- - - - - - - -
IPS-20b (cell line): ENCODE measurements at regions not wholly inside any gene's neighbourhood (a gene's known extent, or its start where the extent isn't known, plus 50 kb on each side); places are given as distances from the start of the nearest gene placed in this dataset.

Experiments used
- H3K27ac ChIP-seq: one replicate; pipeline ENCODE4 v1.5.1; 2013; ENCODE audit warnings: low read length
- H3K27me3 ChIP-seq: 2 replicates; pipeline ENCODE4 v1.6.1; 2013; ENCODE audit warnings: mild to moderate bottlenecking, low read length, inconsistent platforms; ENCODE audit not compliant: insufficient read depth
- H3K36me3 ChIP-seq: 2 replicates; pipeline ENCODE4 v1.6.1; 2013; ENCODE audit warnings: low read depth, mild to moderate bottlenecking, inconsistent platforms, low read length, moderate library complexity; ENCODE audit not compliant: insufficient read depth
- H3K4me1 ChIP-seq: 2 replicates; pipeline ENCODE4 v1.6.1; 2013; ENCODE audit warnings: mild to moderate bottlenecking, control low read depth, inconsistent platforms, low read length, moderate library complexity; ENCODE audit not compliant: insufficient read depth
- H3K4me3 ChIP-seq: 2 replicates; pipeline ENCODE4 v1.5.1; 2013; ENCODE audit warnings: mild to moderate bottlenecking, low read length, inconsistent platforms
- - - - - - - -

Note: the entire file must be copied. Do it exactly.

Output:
IPS-20b (cell line): ENCODE measurements at regions not wholly inside any gene's neighbourhood (a gene's known extent, or its start where the extent isn't known, plus 50 kb on each side); places are given as distances from the start of the nearest gene placed in this dataset.

Experiments used
- H3K27ac ChIP-seq: one replicate; pipeline ENCODE4 v1.5.1; 2013; ENCODE audit warnings: low read length
- H3K27me3 ChIP-seq: 2 replicates; pipeline ENCODE4 v1.6.1; 2013; ENCODE audit warnings: mild to moderate bottlenecking, low read length, inconsistent platforms; ENCODE audit not compliant: insufficient read depth
- H3K36me3 ChIP-seq: 2 replicates; pipeline ENCODE4 v1.6.1; 2013; ENCODE audit warnings: low read depth, mild to moderate bottlenecking, inconsistent platforms, low read length, moderate library complexity; ENCODE audit not compliant: insufficient read depth
- H3K4me1 ChIP-seq: 2 replicates; pipeline ENCODE4 v1.6.1; 2013; ENCODE audit warnings: mild to moderate bottlenecking, control low read depth, inconsistent platforms, low read length, moderate library complexity; ENCODE audit not compliant: insufficient read depth
- H3K4me3 ChIP-seq: 2 replicates; pipeline ENCODE4 v1.5.1; 2013; ENCODE audit warnings: mild to moderate bottlenecking, low read length, inconsistent platforms